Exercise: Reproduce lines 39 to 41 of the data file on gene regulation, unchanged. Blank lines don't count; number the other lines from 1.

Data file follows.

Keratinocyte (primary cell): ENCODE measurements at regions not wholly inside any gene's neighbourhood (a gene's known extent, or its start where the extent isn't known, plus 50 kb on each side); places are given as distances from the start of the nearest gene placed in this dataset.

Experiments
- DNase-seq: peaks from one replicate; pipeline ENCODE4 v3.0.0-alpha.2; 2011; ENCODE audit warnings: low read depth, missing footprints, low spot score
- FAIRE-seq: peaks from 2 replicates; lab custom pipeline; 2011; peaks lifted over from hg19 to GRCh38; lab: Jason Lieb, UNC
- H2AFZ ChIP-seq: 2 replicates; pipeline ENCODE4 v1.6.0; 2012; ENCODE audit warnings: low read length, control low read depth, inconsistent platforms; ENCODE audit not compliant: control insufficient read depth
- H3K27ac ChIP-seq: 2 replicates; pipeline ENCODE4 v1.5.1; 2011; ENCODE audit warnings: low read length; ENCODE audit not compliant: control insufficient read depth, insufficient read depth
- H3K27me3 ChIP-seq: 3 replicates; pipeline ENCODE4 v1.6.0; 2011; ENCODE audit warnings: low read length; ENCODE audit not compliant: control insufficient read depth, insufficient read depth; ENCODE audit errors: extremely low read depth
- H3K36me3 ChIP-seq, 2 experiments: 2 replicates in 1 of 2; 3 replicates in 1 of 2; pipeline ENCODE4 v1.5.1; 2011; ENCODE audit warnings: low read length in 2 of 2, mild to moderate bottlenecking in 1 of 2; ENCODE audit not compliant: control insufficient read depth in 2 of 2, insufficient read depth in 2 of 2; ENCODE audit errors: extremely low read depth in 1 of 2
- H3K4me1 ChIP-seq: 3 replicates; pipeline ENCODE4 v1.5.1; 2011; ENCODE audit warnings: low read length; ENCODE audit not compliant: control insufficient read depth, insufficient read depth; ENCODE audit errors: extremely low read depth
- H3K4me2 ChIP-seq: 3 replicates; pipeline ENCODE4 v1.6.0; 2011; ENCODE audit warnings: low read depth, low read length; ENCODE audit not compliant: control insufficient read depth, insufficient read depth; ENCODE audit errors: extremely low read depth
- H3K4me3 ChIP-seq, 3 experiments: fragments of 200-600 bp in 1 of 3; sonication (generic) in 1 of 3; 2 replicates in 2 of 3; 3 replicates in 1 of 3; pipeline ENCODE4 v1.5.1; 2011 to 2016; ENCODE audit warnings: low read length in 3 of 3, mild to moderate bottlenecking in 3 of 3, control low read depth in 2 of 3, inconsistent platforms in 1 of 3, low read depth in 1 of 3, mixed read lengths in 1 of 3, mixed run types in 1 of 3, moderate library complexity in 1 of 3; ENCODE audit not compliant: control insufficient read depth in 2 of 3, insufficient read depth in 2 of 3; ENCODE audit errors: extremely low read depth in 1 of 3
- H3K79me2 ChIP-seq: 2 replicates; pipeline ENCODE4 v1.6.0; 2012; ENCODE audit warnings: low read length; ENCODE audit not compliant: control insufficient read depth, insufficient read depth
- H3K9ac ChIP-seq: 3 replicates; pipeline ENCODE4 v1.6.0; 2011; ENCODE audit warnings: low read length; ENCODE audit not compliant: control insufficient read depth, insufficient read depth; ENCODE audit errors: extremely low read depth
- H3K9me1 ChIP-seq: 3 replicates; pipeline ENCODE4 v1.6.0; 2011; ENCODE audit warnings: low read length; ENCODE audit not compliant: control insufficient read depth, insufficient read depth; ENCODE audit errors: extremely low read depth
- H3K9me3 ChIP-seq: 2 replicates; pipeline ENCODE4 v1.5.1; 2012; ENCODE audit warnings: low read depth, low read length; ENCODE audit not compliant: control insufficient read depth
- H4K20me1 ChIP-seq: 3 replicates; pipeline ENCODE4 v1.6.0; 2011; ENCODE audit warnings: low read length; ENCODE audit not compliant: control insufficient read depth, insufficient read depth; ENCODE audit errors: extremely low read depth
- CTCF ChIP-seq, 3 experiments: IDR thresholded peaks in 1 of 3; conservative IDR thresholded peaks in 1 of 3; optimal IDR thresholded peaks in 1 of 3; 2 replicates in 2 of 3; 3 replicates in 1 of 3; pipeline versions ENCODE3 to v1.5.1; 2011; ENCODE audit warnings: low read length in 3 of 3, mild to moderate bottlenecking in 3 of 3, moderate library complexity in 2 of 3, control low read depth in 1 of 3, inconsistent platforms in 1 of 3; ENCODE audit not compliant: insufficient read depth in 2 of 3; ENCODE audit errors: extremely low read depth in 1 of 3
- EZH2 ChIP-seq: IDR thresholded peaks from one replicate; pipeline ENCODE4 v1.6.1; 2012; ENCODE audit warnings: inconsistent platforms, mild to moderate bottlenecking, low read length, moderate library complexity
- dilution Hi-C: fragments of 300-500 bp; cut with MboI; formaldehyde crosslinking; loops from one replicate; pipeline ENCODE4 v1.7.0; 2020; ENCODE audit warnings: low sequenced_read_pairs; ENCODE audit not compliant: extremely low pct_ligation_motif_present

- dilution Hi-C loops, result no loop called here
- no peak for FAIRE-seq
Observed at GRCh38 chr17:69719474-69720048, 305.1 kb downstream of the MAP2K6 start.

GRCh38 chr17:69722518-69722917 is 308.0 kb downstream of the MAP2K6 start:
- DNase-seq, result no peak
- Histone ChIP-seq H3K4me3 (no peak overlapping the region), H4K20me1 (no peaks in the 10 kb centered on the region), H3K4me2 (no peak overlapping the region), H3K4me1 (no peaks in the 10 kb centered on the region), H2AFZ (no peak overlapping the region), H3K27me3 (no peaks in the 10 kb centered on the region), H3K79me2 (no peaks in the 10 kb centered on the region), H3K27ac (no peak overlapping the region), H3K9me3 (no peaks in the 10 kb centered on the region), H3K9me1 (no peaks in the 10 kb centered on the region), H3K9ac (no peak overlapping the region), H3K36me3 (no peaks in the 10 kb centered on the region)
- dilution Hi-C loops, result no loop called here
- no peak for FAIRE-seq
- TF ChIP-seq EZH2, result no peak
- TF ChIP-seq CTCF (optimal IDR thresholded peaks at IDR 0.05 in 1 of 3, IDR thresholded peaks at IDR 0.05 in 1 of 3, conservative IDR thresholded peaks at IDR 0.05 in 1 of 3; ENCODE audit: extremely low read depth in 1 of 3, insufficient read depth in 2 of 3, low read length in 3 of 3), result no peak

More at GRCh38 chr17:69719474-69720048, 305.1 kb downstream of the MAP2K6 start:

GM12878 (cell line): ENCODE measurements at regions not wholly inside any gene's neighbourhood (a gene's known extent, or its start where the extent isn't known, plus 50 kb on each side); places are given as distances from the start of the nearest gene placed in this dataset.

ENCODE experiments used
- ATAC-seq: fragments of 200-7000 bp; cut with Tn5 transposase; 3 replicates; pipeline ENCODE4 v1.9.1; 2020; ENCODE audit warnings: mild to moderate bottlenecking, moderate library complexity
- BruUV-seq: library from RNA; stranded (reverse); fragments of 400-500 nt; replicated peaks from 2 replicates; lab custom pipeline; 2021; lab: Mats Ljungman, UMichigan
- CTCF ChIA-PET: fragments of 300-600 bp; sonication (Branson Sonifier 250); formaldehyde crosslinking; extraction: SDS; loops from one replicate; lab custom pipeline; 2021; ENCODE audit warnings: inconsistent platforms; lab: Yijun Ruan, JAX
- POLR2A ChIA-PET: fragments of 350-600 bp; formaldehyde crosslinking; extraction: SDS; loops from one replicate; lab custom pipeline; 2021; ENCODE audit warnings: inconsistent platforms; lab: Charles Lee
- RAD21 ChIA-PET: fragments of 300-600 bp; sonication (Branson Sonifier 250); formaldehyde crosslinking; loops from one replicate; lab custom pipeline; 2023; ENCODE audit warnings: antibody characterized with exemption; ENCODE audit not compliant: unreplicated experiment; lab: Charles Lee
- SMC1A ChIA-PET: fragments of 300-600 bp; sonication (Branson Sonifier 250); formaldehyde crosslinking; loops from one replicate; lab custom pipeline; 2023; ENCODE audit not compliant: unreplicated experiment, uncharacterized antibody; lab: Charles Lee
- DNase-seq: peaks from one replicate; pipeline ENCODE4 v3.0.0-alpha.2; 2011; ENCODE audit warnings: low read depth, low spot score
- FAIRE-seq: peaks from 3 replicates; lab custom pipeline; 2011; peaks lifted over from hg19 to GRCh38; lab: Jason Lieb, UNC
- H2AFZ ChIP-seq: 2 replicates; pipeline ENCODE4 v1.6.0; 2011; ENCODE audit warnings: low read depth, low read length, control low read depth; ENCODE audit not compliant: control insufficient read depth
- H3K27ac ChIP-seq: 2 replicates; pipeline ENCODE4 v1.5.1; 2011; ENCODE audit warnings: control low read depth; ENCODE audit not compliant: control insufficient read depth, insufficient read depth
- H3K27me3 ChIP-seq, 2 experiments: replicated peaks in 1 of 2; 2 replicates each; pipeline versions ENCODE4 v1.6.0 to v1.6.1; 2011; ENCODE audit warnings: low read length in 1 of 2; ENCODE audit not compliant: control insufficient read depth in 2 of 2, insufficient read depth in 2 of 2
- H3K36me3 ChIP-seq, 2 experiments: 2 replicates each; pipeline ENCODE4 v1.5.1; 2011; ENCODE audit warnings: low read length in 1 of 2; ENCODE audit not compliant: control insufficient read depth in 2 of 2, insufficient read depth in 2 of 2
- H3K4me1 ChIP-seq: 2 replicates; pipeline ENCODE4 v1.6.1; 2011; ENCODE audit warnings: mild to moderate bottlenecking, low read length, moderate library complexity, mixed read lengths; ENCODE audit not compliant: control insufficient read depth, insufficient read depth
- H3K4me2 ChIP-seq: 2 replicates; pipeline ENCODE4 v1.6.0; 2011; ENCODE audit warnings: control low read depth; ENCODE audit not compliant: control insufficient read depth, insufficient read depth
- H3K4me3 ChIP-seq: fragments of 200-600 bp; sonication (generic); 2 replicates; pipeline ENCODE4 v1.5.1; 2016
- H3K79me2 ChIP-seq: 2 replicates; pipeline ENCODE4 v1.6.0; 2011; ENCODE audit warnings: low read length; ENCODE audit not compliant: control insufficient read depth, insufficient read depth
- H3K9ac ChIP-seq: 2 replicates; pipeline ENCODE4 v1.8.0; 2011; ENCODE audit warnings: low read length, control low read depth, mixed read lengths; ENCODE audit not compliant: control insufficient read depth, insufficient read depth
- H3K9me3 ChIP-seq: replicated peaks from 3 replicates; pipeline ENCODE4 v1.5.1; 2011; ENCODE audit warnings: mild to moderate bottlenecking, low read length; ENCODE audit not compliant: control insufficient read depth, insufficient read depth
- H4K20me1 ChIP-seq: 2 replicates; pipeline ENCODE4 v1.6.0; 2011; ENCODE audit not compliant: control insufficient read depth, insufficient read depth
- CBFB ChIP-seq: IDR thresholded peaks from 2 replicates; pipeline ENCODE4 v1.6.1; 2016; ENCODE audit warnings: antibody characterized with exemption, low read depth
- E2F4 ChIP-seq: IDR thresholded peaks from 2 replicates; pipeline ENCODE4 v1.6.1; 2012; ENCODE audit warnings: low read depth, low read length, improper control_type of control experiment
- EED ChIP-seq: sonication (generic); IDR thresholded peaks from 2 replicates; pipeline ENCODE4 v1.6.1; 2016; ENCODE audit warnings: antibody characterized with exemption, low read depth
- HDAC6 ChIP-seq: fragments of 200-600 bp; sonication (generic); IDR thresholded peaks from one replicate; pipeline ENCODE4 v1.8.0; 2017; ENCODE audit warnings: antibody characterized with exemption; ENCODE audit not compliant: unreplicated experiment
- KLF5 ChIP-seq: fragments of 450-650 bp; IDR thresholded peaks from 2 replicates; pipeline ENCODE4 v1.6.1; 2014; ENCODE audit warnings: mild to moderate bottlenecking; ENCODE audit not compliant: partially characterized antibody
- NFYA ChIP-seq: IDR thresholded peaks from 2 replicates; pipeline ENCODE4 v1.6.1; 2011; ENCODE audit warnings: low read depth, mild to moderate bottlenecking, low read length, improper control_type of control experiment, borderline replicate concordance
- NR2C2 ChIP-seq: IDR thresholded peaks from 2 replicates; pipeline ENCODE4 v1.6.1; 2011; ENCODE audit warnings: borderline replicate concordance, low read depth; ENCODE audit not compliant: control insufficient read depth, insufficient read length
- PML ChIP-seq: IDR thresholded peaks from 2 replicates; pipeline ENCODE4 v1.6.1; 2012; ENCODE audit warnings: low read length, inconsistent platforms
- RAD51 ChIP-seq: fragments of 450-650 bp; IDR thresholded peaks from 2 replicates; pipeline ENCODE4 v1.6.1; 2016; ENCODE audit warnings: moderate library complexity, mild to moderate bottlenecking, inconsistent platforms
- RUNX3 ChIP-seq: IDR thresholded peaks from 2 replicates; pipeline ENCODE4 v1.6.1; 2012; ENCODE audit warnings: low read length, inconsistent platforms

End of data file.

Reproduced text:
- DNase-seq: peaks from one replicate; pipeline ENCODE4 v3.0.0-alpha.2; 2011; ENCODE audit warnings: low read depth, low spot score
- FAIRE-seq: peaks from 3 replicates; lab custom pipeline; 2011; peaks lifted over from hg19 to GRCh38; lab: Jason Lieb, UNC
- H2AFZ ChIP-seq: 2 replicates; pipeline ENCODE4 v1.6.0; 2011; ENCODE audit warnings: low read depth, low read length, control low read depth; ENCODE audit not compliant: control insufficient read depth